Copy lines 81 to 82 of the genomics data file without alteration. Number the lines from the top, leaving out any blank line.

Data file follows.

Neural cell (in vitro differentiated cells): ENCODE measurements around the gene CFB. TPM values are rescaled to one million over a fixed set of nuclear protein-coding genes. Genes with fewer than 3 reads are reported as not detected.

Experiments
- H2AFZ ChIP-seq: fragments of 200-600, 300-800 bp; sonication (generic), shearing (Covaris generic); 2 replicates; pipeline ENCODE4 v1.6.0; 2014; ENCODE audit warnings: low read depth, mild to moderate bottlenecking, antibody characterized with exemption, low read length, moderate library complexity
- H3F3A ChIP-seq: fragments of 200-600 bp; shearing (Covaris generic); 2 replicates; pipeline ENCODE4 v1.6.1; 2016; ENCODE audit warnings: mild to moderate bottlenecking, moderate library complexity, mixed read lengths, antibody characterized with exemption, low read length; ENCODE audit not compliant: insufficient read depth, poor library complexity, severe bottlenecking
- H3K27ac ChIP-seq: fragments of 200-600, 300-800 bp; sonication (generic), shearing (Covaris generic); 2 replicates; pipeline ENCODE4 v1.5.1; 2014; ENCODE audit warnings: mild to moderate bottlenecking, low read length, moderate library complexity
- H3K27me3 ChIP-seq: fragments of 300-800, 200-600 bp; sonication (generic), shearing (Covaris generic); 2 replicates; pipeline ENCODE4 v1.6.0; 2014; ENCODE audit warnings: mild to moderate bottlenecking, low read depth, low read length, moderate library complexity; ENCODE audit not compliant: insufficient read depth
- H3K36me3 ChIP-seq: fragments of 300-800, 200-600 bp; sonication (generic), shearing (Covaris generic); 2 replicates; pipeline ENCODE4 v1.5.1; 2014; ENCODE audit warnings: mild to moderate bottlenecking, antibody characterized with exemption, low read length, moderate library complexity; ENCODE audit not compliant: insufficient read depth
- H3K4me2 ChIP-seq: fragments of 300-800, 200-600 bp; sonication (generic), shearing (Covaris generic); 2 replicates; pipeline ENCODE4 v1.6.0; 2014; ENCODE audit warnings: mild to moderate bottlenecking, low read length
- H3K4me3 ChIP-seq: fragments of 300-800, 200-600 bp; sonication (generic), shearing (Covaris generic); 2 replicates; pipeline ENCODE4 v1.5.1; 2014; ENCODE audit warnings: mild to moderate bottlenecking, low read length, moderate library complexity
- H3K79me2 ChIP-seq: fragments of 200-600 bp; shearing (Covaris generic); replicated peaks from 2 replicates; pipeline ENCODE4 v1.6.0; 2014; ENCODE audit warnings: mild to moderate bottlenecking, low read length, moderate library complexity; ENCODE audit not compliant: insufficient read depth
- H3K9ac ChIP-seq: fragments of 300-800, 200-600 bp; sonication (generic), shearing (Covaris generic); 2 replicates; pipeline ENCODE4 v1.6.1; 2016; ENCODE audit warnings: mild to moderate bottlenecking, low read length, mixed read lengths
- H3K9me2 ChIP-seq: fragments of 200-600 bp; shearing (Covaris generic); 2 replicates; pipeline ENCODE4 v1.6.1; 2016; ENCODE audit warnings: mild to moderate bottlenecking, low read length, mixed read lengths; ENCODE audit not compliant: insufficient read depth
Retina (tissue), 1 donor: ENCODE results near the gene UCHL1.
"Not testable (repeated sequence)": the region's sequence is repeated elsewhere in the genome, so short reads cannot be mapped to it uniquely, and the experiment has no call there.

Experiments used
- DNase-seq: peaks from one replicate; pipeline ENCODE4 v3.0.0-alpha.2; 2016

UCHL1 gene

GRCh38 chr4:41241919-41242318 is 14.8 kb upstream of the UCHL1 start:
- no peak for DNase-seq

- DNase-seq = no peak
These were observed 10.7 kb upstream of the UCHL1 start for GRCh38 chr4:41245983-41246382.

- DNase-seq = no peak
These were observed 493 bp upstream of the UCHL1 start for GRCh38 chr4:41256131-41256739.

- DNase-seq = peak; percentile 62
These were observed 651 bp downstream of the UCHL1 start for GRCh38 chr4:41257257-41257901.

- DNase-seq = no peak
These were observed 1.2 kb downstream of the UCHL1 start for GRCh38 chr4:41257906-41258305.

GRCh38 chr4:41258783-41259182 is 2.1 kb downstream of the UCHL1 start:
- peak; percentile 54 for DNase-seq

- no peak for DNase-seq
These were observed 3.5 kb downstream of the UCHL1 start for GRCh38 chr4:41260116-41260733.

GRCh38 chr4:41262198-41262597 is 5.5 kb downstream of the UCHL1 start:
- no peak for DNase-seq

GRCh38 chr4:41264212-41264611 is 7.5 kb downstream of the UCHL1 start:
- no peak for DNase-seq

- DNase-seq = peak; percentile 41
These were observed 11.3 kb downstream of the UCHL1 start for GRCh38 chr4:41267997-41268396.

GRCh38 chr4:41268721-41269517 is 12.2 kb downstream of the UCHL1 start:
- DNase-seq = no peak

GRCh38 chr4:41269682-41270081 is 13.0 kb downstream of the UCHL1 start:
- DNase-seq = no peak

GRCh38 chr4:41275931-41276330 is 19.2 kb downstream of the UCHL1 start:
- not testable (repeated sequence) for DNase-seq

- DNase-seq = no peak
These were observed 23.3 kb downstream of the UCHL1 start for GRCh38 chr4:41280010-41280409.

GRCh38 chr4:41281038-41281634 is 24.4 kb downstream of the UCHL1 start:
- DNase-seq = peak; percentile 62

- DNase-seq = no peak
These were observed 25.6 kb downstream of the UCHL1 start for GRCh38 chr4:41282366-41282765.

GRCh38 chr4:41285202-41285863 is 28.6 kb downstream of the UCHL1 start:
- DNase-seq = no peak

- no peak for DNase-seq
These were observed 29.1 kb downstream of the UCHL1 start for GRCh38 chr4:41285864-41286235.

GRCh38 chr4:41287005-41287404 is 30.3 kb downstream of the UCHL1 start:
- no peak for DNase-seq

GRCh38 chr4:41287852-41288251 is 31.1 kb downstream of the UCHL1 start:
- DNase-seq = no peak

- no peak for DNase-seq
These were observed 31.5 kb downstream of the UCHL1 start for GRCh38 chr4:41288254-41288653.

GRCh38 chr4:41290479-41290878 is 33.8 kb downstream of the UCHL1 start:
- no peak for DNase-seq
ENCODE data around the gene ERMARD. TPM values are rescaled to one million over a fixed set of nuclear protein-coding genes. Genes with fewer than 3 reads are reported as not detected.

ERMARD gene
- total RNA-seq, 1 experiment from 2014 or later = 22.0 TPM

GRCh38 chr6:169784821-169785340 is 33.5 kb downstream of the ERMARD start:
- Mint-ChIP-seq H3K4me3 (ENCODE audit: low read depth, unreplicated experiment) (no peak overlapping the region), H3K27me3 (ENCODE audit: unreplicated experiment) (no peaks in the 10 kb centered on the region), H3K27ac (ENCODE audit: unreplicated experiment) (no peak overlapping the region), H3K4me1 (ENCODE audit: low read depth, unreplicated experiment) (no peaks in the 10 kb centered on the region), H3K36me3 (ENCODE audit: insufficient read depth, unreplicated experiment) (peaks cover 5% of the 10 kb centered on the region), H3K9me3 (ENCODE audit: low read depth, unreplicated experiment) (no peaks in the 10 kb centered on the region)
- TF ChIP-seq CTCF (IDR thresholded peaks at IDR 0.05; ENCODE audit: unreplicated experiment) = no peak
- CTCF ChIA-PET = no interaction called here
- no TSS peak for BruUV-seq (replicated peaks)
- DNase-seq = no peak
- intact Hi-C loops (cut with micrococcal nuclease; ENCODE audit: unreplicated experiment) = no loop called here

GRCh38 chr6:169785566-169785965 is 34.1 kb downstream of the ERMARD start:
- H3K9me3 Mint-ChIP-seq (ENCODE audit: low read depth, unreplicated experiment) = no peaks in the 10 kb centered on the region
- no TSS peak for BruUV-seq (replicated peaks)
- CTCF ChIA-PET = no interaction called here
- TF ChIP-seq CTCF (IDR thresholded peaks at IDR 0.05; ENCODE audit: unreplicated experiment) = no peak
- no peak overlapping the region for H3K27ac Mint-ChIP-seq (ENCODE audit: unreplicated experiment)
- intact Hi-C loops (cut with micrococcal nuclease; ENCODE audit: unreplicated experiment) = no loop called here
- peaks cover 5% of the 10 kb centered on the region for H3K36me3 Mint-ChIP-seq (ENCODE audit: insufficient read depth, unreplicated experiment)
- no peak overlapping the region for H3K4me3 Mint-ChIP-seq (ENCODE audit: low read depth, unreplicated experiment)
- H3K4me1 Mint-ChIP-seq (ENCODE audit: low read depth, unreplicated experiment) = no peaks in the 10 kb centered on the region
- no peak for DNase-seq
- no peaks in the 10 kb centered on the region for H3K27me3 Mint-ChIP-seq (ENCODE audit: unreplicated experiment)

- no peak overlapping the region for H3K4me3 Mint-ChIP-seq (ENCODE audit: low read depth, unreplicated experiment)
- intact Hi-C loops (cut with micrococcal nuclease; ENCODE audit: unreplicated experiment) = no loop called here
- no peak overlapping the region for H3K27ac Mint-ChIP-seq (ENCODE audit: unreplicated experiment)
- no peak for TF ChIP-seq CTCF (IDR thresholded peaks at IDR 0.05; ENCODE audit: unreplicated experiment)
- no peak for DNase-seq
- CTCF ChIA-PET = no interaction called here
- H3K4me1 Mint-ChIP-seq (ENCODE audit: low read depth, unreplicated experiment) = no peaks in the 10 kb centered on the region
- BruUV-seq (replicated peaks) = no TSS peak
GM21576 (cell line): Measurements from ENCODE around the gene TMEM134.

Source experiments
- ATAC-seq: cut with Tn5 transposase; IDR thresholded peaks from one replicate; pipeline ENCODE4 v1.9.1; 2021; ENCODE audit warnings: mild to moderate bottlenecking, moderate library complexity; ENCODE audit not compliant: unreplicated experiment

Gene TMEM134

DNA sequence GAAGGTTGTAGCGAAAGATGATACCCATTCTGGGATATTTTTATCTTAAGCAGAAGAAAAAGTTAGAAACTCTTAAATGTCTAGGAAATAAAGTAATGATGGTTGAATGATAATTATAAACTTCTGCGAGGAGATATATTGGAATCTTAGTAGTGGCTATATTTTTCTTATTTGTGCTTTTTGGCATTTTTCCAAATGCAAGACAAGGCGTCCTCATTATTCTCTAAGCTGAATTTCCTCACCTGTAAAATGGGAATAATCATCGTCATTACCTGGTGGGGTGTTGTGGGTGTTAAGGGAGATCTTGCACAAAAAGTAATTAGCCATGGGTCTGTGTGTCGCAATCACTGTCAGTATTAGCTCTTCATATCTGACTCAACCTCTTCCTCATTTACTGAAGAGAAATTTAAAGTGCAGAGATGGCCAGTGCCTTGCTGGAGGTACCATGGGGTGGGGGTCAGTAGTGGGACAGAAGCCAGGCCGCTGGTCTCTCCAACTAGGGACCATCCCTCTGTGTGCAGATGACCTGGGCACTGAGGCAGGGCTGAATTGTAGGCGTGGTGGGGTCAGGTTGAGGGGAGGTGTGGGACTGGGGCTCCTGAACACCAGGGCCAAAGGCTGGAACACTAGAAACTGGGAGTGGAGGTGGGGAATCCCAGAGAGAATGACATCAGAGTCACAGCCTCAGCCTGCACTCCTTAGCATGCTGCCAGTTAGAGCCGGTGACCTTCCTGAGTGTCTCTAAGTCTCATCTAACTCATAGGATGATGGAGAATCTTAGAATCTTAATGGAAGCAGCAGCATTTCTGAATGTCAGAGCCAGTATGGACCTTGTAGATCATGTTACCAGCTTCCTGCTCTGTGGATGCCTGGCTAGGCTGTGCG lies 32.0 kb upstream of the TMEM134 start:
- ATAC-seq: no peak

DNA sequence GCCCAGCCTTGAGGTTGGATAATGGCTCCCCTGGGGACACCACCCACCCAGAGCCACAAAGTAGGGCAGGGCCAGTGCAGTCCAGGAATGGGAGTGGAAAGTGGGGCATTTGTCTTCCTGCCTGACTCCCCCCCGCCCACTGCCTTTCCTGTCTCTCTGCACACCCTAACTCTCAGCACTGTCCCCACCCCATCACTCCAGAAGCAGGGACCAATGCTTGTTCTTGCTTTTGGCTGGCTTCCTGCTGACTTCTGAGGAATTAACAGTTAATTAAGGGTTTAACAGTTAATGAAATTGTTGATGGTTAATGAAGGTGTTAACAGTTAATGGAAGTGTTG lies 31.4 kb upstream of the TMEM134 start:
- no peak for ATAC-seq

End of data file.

- H3K4me1 Mint-ChIP-seq (ENCODE audit: low read depth, unreplicated experiment) = no peaks in the 10 kb centered on the region
- no peak for DNase-seq